determine which files -if any- are covered by the GPL? 

A copyright notice in the file.  I suggest you read the `How to Apply
These Terms to Your New Programs' from the GNU GPL is a good place to

   * How could you prove which files are not covered by the GPL if the text
   of the GPL appears in a directory (are all the files in that directory
   covered? All files in all sub-directories? The whole disk?)

Only files with proper copyright notices can be protected by
copyright, if there is no copyright notices: no rights.

   * Does all GPLed software include a comprehensive and exhaustive list of
   all the files it contains, with suitable hashes so that prospective
   copiers can make sure they only copy genuine GPLed files and not a
   straggler with the same name?

I have no idea what you mean here.

   * Are files that do not contain a copyright notice affected by the
   presence of a file containing the text of the GPL on the same medium?

If the file does not contain a copyright notice, then `no rights' is
applied.  This is basic copyright law, one would assume that you had
understood copyright law to participate in this discussion.

   * Are files that contain a different copyright notice still covered
   by the GPL if the text of the GPL is somewhere on the medium?

If they contain copyright notices, then the license that the copyright
notice states is what the license of that particular file is.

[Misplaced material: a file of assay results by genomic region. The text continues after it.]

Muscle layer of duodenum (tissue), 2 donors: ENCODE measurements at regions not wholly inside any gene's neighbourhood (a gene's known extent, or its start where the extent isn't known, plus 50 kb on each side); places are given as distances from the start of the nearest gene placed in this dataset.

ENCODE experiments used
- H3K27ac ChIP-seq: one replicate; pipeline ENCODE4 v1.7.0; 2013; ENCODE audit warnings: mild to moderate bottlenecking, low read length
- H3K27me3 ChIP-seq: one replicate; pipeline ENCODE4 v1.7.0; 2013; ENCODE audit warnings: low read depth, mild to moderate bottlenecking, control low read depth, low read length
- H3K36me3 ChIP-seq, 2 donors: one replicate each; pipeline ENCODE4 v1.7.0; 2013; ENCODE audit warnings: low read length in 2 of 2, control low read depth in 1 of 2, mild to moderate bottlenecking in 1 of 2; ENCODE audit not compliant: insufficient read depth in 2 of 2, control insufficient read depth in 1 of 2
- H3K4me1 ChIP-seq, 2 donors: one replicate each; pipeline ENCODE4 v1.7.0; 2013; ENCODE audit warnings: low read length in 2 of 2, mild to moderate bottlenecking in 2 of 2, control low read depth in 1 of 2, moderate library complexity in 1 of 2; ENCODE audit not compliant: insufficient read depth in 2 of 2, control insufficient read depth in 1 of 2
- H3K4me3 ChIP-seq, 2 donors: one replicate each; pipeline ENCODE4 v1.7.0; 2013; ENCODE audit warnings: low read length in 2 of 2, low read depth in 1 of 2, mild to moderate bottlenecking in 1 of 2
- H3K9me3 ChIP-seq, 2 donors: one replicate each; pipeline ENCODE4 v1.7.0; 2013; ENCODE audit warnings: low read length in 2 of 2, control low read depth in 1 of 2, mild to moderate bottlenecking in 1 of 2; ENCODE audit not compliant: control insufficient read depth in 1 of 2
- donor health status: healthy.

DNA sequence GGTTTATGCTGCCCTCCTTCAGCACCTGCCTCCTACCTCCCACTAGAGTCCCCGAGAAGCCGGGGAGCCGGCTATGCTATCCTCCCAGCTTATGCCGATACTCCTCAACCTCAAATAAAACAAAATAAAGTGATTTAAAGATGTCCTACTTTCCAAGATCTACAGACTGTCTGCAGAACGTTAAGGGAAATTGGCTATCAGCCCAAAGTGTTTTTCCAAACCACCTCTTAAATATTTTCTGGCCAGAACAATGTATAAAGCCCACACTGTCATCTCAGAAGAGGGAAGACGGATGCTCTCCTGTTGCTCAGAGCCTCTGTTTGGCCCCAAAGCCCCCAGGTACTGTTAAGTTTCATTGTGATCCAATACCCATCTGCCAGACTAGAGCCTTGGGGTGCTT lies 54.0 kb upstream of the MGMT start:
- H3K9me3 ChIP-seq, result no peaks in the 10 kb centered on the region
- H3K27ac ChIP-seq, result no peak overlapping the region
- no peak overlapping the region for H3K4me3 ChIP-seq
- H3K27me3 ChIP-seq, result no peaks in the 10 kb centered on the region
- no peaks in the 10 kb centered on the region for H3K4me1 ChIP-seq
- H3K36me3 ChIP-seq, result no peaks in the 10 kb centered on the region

* What happens if the texts of the GPL, BSDL, MPL, Artistic License
   and the Microsoft and Adobe EULA all appear on the medium.


   * Is it a condition of the GPL that all material released under the GPL
   should contain a notice stating that it is covered by the GPL?

It is a requirement by law to state this, otherwise: no rights.

   * Do the copyright statutes mandate a copyright notice? (Hint: No).

No, they don't.  But if you have no copyright notice: no rights.  The
copyright notices states what you can and cannot do, in extention to
copyright law.  Since the file does not contain a copyright notice,
then default copyright comes into place, i.e.: no rights.

   * Can files not under the GPL be copied if they are in a directory
   that contains a file with the text of the GPL?

Depends on the license of those paricular files.  A copy of the GPL
does not change the status of the copyright of a paricular file, the
copyright notice in the file does this.

   * What recourse would you have if certain files were not under the GPL,
   did not contain a copyright notice, and you would like to stop the
   computer repair person from distributing your unpublished love letters
   to Carly Fiorina, written in C++ without exceptions, under the GPL?

If I love Carly dearly, I wouldn't mind having those letters
distributed.  I'd hope that Carly would like the letters, and ask me
on a date.

   >   Do you think its OK for a computer repair person to copy
   >   software from your machine because she notices that a directory
   >   contains the file "COPYING"?
   > _IF_ I have him access to the content, _YES_.

   Even if only to try and recover a crashed disk?

I'll leave it as an excerise for you to answer that based on all the

   OK, then please answer *all* the questions above. 

I really fail to see why I should answer them, you are obviously not
capable of following normal discussion rules, and have resorted to
name calling on several ocassions.